Science Shows That Migraines Might Be The Body's Defense Towards Oxidative Stress

A new perspective article underlines a fascinating theory according to which migraine attacks are an integrated mechanism that’s used by the brain for protection and repair. Headache published recent insightful findings and potential ways to help migraine sufferers.

Migraines trouble approximately 14% of the world’s population which is 1.04 billion people. In the US alone, migraine causes approximately $36 billion annually in lost productivity as well as 113 million lost work days.

Previous research suggested that people who experience migraines have higher levels of oxidative stress. According to Jonathan Borkum, Ph.D., of the University of Maine, migraine triggers—which include stress, sleep disruption, noise, diet and air pollution—can increase brain oxidative stress. This is an imbalance between the production of free radicals as well as the ability of the body to counteract their harmful effects.

“Oxidative stress is a useful signal of impending harm because a number of unfavorable conditions in the brain can give rise to it,” said Dr. Borkum. Therefore, targeting oxidative stress might help prevent or preempt migraines.

In his Views and Perspectives article, Dr. Borkum examines the components of a migraine attack individually. In the case of a known threat to the brain—such as an interruption in blood supply—each of the components is protective: boosting antioxidant defenses, reducing the production of oxidants, reducing energy requirements and, most importantly, releasing growth factors into the brain that protect existing neurons and boost the birth and growth of new neurons.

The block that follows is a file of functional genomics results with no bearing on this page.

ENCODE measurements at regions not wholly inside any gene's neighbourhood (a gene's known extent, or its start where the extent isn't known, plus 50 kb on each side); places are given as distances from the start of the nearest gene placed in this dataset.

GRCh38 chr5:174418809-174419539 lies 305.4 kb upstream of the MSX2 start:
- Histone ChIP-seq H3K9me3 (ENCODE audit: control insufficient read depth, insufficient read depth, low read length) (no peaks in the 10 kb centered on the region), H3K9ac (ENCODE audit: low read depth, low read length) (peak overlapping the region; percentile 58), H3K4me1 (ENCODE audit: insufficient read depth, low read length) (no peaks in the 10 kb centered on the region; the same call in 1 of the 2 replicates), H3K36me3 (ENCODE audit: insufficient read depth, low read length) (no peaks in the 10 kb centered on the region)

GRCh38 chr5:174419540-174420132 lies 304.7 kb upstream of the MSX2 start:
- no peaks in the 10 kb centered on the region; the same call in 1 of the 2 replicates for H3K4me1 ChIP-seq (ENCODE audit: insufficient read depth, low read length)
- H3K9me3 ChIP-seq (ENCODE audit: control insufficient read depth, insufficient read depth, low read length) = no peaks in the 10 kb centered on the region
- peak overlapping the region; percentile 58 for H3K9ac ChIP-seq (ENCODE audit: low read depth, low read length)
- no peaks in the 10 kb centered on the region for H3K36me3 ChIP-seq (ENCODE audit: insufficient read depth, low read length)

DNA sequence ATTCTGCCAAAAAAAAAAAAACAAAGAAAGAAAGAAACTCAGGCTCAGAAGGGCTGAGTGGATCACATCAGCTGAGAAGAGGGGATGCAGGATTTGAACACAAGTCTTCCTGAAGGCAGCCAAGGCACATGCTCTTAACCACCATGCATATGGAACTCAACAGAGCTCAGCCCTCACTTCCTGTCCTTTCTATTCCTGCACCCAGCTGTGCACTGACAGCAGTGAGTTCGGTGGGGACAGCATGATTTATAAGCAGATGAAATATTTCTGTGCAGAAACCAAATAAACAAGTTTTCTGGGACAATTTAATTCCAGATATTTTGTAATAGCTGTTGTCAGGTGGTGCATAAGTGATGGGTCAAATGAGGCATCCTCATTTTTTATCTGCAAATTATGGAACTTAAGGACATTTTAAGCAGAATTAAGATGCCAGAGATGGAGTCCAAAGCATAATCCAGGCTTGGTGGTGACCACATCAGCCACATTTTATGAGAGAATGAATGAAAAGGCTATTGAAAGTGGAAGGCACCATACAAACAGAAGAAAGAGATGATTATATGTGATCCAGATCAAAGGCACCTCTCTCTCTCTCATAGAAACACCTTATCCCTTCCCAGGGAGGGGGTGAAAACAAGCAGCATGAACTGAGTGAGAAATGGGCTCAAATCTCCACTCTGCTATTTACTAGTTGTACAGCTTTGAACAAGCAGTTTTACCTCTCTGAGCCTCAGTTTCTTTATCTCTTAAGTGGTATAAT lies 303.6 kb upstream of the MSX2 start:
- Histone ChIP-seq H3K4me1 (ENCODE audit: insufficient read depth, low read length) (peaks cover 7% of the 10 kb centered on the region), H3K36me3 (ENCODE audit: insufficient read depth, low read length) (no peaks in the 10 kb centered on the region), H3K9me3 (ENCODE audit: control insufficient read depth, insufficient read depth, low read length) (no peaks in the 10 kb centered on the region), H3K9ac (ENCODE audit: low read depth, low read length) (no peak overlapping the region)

“There are feedback loops between these components of a migraine attack that tie them together into an integrated system,” Dr. Borkum explained. “Thus, it seems likely that migraine attacks are not simply triggered by oxidative stress, they actively protect and repair the brain from it.”

For several years, people were tempted to associate the migraine attack—the pain, nausea, and sensitivity to light and sound—with a disorder. However, the symptoms of a disease—for instance, fever, swelling, pain, or cough—are usually not the disease itself but instead part of the body’s defense against it.

As Dr Borkum said:

“So, the theory here tells us that to truly solve migraines we must look beneath the attack to understand the brain’s underlying vulnerability, that is, what gives rise to the oxidative stress”.

The theory suggests alternative directions for discovering preventive medications and lifestyles, that focus on lowering oxidative stress and increasing the release of growth factors. Moreover, it sheds light on neural housekeeping, or how the brain can maintain and heal itself.

“The existence of an integrated system for protecting and repairing the brain could turn out to be quite useful—for example, we might one day be able to learn from this mechanism how to prevent neurodegenerative diseases,” said Dr. Borkum.

Source :  Medical Express


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